Multi-Million Dollar Monkey Attack

by David Peel on December 11, 2012

As an injury attorney, I often see and hear some very odd and unusual stories of how folks get hurt, but this severe injury takes the cake!

You might recall that a woman mauled in February 2009, by a 200-pound chimpanzee that ripped off her nose, lips, eyes and hands before police shot the chimp to death. The attack made news both because of the awful severity of the injuries, but also because the victim underwent an actual full-face transplant.

After the chimp’s owner passed away, the victim’s brother sued the estate of the chimp’s owner on his sister’s behalf, seeking $50 million. According to a recent Reuters article, it has been recently been reported that the victim will receive about $4 million from the estate of the animal’s owner.

Tennessee law states that these species may only be possessed by zoos, circuses and commercial propagators as they are animals considered inherently dangerous: gorillas, orangutans, chimpanzees, gibbons, siamangs, mandrills, drills, baboons, gelada baboons, wolves, bears and lions, tigers, leopards, jaguars, cheetahs, cougars, elephants, rhinoceroses, hippopotamus, African buffalo.

In most states, if your wild or exotic animal injures someone, the doctrine of strict liability applies. Strict liability, also referred to as absolute liability, means that you are liable for any losses suffered by the injured person, even if you weren’t at fault and careless in any way.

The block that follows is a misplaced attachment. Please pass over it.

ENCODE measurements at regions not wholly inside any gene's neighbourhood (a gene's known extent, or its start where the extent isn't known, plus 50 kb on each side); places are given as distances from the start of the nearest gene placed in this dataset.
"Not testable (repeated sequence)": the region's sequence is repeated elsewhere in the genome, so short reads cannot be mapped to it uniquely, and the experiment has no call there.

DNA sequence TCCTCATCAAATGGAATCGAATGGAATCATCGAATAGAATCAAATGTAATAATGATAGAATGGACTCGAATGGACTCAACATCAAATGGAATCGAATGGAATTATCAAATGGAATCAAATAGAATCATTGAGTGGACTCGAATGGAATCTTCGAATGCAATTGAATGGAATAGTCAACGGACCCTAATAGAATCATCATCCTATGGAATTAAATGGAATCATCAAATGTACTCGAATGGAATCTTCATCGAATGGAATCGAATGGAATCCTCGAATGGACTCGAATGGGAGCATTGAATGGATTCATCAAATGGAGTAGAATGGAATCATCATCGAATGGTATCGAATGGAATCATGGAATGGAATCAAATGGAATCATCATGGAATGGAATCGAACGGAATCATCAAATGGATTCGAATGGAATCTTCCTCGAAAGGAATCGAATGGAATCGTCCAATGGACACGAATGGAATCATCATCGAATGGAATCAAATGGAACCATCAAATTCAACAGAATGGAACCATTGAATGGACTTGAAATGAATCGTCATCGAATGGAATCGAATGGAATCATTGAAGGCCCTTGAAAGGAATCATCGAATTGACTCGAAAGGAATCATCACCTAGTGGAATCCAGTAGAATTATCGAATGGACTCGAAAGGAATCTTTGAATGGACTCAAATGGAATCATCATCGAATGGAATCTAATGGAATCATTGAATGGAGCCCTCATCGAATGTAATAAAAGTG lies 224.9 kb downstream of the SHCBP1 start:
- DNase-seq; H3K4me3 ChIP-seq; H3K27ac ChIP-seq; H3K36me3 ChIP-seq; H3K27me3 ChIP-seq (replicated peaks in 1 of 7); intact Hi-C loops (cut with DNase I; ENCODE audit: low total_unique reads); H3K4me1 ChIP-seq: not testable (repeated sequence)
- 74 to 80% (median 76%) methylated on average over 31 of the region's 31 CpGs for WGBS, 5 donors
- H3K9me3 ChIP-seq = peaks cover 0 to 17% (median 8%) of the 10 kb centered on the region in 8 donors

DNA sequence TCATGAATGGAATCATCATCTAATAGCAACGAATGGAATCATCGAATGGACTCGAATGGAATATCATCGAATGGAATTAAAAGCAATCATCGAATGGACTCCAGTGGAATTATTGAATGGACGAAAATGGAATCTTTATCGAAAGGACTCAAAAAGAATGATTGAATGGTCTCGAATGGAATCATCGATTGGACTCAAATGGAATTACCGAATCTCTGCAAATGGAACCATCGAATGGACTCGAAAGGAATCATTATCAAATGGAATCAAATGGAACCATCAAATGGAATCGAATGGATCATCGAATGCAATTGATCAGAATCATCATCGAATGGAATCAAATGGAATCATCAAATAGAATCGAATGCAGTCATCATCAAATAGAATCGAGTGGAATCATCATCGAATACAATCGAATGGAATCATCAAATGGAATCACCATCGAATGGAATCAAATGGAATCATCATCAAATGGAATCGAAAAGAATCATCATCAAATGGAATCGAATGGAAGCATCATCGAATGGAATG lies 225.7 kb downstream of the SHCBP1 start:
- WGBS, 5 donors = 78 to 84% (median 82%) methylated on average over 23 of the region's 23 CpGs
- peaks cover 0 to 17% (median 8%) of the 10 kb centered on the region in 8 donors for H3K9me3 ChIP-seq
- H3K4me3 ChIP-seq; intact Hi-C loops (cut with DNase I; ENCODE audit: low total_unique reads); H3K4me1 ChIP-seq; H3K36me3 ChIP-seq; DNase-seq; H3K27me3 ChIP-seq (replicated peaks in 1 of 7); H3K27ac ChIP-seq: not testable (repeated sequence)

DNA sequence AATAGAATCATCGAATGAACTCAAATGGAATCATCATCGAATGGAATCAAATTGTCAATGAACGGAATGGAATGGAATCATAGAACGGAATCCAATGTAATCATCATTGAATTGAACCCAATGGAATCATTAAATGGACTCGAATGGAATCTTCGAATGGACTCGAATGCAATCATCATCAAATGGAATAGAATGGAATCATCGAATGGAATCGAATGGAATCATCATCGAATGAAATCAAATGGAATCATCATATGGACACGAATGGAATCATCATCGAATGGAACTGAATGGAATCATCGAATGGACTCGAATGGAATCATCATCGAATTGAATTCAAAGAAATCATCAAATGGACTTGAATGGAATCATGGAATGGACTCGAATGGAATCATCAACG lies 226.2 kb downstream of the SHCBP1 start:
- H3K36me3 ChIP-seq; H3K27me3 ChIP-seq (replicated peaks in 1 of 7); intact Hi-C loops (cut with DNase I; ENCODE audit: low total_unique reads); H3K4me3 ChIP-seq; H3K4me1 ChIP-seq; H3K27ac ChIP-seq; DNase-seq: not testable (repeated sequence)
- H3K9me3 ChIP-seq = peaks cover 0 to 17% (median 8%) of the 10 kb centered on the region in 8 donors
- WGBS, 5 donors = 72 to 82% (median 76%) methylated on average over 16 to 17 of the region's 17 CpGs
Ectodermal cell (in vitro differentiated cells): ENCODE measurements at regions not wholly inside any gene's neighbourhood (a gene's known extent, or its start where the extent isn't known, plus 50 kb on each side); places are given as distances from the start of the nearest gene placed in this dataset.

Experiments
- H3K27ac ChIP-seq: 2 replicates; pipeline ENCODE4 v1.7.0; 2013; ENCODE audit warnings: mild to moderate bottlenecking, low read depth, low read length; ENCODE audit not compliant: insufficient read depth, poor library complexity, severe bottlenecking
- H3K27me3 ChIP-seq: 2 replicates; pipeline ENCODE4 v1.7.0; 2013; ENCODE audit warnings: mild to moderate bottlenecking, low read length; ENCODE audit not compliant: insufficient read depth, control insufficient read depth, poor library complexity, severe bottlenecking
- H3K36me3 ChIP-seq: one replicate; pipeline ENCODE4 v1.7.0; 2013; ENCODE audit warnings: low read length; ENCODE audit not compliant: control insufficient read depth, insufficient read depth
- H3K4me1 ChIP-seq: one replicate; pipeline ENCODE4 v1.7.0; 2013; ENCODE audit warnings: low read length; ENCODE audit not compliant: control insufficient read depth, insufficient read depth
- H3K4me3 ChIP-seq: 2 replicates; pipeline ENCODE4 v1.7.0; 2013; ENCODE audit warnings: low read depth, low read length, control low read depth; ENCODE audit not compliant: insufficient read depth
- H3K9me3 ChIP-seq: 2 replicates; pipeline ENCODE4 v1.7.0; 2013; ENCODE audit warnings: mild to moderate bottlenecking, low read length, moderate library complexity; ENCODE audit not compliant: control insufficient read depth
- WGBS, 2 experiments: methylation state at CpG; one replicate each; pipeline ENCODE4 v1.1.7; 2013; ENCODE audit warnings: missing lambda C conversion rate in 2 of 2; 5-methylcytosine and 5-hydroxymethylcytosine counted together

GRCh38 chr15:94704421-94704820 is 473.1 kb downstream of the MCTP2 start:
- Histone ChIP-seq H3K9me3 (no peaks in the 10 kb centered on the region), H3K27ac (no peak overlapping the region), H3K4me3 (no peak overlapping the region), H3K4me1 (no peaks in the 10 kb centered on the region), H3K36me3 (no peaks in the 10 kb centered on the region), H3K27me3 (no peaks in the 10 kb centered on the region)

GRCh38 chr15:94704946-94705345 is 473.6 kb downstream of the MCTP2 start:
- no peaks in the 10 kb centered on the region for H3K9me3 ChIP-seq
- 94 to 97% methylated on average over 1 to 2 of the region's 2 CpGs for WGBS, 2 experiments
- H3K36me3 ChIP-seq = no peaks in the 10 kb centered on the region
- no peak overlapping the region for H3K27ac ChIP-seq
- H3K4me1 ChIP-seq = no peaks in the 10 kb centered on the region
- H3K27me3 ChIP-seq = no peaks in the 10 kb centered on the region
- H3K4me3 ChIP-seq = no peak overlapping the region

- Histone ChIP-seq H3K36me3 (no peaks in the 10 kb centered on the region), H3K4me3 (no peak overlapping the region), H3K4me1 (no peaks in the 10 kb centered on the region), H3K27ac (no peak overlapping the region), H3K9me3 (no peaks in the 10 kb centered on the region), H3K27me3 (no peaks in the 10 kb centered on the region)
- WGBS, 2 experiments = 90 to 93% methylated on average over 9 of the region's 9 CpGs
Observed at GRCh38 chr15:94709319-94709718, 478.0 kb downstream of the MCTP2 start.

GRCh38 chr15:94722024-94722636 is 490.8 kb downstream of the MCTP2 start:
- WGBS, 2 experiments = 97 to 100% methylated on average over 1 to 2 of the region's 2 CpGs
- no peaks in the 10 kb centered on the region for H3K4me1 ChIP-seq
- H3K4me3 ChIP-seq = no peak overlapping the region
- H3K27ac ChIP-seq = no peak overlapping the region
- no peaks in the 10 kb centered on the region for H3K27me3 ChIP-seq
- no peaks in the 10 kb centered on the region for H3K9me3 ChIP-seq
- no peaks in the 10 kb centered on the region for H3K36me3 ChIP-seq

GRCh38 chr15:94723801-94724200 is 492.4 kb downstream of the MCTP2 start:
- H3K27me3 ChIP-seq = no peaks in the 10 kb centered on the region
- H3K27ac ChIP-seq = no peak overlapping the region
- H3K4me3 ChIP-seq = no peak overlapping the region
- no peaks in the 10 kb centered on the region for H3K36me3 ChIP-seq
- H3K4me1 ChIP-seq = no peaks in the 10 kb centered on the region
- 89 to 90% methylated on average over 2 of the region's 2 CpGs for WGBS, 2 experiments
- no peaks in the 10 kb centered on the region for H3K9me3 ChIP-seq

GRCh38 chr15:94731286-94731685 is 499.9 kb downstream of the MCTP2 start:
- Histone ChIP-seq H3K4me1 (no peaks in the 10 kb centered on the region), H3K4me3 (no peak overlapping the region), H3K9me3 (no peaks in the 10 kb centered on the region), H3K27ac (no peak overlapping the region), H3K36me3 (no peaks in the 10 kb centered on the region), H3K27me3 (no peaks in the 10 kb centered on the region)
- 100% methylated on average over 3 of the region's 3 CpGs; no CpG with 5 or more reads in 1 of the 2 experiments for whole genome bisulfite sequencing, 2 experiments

Even if little Fido attacks someone, you can be liable to the injured party and risk losing your assets if you lose a lawsuit. According to the Centers for Disease Control, dogs bite 4.5 million Americans each year, and 1 in 5 require medical attention. Generally, if your dog bites someone, you’ll be liable if you knew or should have known that Fido had a tendency to bite or be “vicious” and you did nothing to protect or warn others from being bitten.

In general, your homeowner’s insurance policy will cover you for dog bite claims. However, many insurance companies are putting provisions in their policies that exclude certain breeds of dogs that are considered inherently dangerous, such as Pit Bulls.

If your dog does injure someone, they may be entitled to compensation for any damages suffered as a result of the attack, such as scarring, medical bills, lost wages, and their physical and emotional pain and suffering.

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